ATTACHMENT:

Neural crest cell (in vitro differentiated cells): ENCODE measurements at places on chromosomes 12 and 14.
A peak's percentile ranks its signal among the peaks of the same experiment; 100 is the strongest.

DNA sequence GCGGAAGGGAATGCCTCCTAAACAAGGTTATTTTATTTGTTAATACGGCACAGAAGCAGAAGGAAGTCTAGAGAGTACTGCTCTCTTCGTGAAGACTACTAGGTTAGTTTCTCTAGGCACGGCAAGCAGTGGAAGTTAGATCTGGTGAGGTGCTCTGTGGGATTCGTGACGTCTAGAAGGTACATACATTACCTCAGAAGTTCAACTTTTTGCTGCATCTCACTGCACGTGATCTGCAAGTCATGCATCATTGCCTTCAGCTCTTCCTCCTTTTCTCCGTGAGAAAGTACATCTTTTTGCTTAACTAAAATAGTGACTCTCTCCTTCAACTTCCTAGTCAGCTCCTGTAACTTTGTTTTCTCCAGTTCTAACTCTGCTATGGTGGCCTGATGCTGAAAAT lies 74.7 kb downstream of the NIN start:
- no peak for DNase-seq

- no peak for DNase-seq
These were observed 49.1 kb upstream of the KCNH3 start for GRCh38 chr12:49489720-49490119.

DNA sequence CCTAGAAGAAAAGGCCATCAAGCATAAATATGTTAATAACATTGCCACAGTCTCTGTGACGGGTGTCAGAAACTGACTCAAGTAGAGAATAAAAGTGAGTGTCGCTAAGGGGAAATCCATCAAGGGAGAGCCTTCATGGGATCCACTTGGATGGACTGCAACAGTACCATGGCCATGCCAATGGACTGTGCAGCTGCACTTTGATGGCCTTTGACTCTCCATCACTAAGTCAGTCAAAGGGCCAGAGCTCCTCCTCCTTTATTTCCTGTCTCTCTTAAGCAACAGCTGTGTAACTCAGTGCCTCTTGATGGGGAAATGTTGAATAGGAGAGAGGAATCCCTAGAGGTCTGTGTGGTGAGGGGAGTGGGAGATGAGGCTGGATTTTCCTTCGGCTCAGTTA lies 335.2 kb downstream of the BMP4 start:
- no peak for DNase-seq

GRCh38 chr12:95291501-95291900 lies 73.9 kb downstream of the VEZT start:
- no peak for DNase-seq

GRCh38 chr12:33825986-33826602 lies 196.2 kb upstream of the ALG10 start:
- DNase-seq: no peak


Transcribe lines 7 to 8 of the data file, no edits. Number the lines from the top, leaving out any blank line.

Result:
DNA sequence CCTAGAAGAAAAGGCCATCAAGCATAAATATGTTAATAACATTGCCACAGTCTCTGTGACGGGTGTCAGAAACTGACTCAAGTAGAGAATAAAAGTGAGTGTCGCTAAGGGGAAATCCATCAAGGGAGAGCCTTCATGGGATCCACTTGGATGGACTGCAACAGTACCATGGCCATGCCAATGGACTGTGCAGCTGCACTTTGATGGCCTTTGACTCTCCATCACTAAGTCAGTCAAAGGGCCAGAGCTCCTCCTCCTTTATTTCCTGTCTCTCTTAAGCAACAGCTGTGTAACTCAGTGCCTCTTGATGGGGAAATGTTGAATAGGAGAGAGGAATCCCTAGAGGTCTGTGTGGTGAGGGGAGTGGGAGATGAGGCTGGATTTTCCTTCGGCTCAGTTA lies 335.2 kb downstream of the BMP4 start:
- no peak for DNase-seq